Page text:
Senior Chief Chikumbu of Mulanje recounts the story of a 11-year-old girl from her area who was impregnated.
The girl could not keep the pregnancy due to her age and the traditional leader was forced to push for the termination of the pregnancy.
“I challenged the police to arrest me if they wished so for simply pushing for the termination of the young girl’s pregnancy,” she narrates.
Luckily, the traditional leader won the battle, and the pregnancy was terminated.
“The child is in good health now,” says Senior Chief Chikumbu.
Women across the globe and Malawi in particular opt for abortion for several reasons. For girls the reasons vary from fear of shame to fear of disappointing parents and friends.
For other women, abortion is as a result of denial of responsibility by a man. Others terminate the pregnancy because they do not want to have a child.
As such pregnancies are often unwelcome in the communities.
Abortion is illegal in Malawi, except when conducted under strict life-threatening circumstances determined by qualified medical personnel.
This fuels unsafe abortions which often leads to deaths.
In 2009 alone, according to a study by the Ministry of Health, about 750, 000 women induced abortion, causing about 18% of all pregnancy related deaths.
The situation has provoked some Civil Society Organizations (CSOs) to ask Parliament to pass a Termination of Pregnancy Bill which was first tabled by Chiradzulu West parliamentarian, Mathews Ngwale in 2021 but was thrown out as majority of Members of Parliament (MPs) were against it.
Among other grounds for the legalisation of the bill include; where the continued pregnancy will endanger the life of a pregnant woman, where the termination is necessary to prevent injury to the physical or mental health of the pregnant woman, where there is a severe malformation of the fetus which will affect its viability or compatibility with life and where the pregnancy is as a result of rape, incest or defilement.
Coalition for the Prevention of Unsafe Abortion (COPUA), a network of over 60 non-governmental organisations (NGOs), professionals, institutions and individuals working on research and advocacy on issues of unsafe abortion in Malawi, is however pushing for the legalisation of the Bill.
COPUA Secretary General Dr. Francis Makia says it is worrisome that hospitals are barred from carrying out abortions, but government is comfortable to have the same hospitals to provide post-abortion care.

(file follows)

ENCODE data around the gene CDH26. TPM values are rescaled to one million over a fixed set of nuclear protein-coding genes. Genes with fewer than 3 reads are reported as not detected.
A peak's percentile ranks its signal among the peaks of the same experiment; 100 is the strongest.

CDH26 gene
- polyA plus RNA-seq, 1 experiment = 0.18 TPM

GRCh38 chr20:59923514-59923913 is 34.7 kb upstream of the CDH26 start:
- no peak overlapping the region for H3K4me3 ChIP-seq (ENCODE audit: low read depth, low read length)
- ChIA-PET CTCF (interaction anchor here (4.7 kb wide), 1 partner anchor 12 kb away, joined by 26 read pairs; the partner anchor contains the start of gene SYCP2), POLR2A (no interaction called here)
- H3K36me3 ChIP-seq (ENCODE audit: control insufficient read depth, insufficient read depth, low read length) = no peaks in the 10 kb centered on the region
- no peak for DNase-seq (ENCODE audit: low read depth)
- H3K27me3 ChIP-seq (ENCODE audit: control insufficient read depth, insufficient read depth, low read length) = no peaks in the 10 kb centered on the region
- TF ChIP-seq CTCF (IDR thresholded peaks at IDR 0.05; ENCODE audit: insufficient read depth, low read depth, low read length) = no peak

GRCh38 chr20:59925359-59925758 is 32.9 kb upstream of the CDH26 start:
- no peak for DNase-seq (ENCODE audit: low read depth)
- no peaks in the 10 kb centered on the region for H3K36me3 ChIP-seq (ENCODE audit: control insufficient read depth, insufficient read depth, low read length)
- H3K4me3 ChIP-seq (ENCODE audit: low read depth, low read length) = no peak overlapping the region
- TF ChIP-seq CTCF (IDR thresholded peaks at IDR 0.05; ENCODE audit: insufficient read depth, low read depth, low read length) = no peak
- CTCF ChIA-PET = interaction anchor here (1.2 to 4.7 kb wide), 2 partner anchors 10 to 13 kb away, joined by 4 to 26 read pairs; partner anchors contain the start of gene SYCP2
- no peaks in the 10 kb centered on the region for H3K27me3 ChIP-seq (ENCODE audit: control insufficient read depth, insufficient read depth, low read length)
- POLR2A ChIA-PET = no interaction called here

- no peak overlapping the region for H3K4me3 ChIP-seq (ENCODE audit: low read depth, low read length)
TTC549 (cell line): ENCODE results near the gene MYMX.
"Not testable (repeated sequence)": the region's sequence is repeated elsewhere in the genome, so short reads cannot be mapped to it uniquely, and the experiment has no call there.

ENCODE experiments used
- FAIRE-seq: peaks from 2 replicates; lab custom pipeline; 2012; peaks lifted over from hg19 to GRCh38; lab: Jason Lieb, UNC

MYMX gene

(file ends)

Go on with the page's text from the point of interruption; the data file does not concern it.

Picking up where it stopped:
“Hospitals are offering post-abortion care to women who failed to do it on their own. It still remains a puzzle as to how best this can be solved,” says Makia.
The network has since started meeting chiefs, youths, religious leaders and community members to engage their parliamentarians to pass the bill.
Senior Chief Mabulabo of Mzimba says he is in support of legalisation of abortion.
Mabulabo says it is worrisome that the country is sticking to archaic laws which were phased out in European countries.
He says lawmakers are just playing a hide and seek on the issue for fear of their constituents.
“There is no MP who is against tabling of this Bill but the truth of the matter is that they are only afraid of not retaining their sits in the next elections,” he says.
According to Senior Chief Chikumbu, what is missing in all this is the clear understanding on the significance of legalising abortion.
“There is need for people to approach and understand this issue with soberness without attaching their religious and cultural affiliations.
Senior Chief Chikumbu says she is ready to be an ambassador in sensitizing women and girls in the country not to abuse that right should Parliament table the Bill and later assented into law.
Kangaude: It is important to conduct abortion to save the woman’s life.
Human rights lawyer Dr. Godfrey Kangaude says there is a need of revising section 243 of the Penal Code which legalises abortion but in special situations.
“What are there are just misunderstandings. All Malawians and faith leaders agree that it is important to conduct abortion to save the woman’s life. There is confusion in the law,” says Kangaude.
However, there is resistance especially from faith groups. While others feel like the practice is as same as killing, other quarters within the faith community have a different understanding.
Muslim Association of Malawi publicist Sheikh Dinala Chabulika says the Holy Quran is against killing of any kind.
“The termination of pregnancy in Islam in not allowed and in fact it’s a sin. There is even a verse in the Holy Quran where God will ask us to explain as to what wrong did the child commit to deserve such a treatment,” says Chabulika.
Reverend Martin Kalimbe of Mkolokoti Parish of the Anglican Diocese of Southern Malawi says it is very unfair for the parliamentarians to attach their religious and cultural affiliation on the issue while giving a blind eye to the rights of the affected woman.
“Are you sure as a man, you can keep in your house, your wife with pregnancy she was raped by robbers, do you understand the torture both the pregnancy and the child to be born will cause to the family,” he wonders.
Gender and human rights expert, Penelope Paliani Kamanga says it is so surprising that Parliament is not interested in allowing women to abort when factors related to the pregnancy are unfavorable to them.
“We cannot pretend here that women and girls are conducting abortion and the more abortion remains illegal in Malawi, the more unsafe the service is being offered by unskilled people and this drives to higher maternal deaths and morbidity while putting lives of the pregnant women at risk,” says Kamanga.